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Although, it is fallacious to not show solidarity towards the displaced this has not gone too right in case of India. India is home to 1.5 lakh Tibetan Asylum seekers along with the Buddhist guru Dalai Lama who sheltered in India after the 1959 Vietnam crisis. The recent 2014 Tibetan Rehabilitation Policy approves the Tibetans of taking jobs according to their qualification (not government jobs) and they can undertake any economic activity. This is a set of civil rights offered on a silver platter. The combination of civil, political and social rights ensures a full citizenship to an individual.

In 2017, Indian government offered passports to the Tibetan refugees on the grounds that they release their claim to settlements and abstain from availing any benefits from the Central Tibetan Administration and should agree to the cancellation of refugee certificates. In the year 2014, Tibetan Refugees were invited to vote but very few turned up scaring losing their refugee status and the associated entitlements with that.

The citizenship or a full citizenship is ensured only when civil, political and social rights are at disposal for an individual. Assuming that civil and political phase is done with the only hurdle for Tibetan to be rightful citizens of India are social rights.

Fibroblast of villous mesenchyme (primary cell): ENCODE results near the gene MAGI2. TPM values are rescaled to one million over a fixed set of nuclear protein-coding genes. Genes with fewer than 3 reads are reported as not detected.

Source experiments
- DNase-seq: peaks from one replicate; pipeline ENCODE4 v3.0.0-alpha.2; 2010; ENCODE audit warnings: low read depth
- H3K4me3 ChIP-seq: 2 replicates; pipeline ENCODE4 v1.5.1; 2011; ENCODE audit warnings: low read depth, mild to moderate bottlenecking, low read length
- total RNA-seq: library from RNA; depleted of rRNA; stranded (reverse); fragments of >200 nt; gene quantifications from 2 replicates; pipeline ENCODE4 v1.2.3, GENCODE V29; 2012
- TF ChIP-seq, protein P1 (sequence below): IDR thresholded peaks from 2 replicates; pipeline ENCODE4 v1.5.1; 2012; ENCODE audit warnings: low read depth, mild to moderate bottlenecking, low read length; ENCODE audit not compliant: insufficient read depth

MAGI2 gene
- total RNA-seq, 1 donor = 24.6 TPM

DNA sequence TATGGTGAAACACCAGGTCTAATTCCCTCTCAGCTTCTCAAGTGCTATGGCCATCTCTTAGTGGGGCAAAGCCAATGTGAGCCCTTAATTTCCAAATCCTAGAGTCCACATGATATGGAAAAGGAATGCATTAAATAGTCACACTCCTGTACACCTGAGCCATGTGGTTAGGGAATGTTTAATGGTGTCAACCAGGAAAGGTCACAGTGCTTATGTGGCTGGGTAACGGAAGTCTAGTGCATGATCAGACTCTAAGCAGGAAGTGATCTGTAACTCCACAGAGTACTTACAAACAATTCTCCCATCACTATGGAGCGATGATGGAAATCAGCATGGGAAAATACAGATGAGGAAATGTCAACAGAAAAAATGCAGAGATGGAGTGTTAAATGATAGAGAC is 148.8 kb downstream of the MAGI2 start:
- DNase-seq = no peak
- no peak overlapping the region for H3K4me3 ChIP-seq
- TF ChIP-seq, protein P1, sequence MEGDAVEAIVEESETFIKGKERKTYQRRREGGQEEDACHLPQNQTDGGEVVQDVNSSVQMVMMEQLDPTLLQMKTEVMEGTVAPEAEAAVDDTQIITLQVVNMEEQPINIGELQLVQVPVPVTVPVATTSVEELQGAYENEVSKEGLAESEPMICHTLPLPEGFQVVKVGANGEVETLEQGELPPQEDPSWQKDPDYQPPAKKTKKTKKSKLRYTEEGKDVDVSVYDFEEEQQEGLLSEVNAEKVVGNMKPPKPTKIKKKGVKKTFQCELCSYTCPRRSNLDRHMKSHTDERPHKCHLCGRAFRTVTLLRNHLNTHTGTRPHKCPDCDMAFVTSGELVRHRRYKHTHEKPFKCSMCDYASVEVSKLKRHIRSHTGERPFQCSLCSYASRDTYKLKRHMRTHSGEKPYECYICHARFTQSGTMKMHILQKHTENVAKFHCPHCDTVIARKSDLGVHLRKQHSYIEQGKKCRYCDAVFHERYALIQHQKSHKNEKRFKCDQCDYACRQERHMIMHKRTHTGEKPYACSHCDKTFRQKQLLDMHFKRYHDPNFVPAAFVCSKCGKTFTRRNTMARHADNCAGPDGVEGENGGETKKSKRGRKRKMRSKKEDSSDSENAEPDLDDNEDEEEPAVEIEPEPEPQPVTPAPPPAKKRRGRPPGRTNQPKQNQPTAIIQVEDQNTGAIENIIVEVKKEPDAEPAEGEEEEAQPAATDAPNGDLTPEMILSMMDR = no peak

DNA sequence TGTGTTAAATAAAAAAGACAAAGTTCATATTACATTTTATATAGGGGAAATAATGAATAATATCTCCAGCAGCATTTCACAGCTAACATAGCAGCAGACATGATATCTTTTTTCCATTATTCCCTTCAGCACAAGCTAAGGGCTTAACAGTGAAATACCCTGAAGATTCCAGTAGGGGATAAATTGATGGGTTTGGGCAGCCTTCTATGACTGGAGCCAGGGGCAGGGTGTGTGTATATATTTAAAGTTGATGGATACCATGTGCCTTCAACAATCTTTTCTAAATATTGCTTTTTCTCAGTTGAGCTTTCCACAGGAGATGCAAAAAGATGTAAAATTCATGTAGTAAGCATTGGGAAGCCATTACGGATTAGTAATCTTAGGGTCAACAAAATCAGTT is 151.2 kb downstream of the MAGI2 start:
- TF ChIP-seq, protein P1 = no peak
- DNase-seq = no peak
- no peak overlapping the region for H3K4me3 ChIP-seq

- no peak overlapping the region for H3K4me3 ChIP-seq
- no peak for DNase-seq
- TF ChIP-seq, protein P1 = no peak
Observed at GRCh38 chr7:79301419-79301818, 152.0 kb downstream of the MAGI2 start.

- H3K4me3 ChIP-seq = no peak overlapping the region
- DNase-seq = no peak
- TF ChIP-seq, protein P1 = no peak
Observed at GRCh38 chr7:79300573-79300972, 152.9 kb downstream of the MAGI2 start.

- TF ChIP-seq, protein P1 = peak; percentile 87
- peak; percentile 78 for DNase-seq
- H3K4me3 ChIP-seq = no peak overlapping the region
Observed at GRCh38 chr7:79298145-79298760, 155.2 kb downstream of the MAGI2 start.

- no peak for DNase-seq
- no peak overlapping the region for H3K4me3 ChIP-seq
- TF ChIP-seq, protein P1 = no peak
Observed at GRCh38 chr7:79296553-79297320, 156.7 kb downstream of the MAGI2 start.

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The opposition argues that the amendment to the Citizenship Act of 1955, in the year 2016 rescues India to not cater to the Rohingyas. According to the amendment, India will give citizenship to an individual belonging to the minorities such as Buddhists, Christians, Hindus, Jains, Parsis, and Sikhs from Afganistan, Bangladesh, and Pakistan who enter the country without a valid visa or travel documents. It clearly refrains the Ahmadiyyas from Pakistan, Rohingyas from Myanmar and Tamil Muslims from Sri Lanka from giving any citizenship in near future.

Following the very example in front of our wide opened eyes (Tibetans), sheltering refugees have gone not so well for India. International diplomacy and a vibrant global image are not enough to lure India to open gates for any more Rohingyas or not think twice before deporting them once the present situation settles.

Infiltration from the Rakhine State has burdened India and as a country, it has to extend its resources first to its own citizen before anyone else. India has been welcoming to refugees but this must not be mistaken as a gesture of over the top solidarity. The global humanitarian pressure over India, Bangladesh and Sri Lanka to house the refugees must be directed as a vehement global political pressure on Myanmar to take back what is rightfully theirs

Disclaimer: The information, ideas or opinions appearing in this article are those of the author and do not necessarily reflect the views of N4M Media.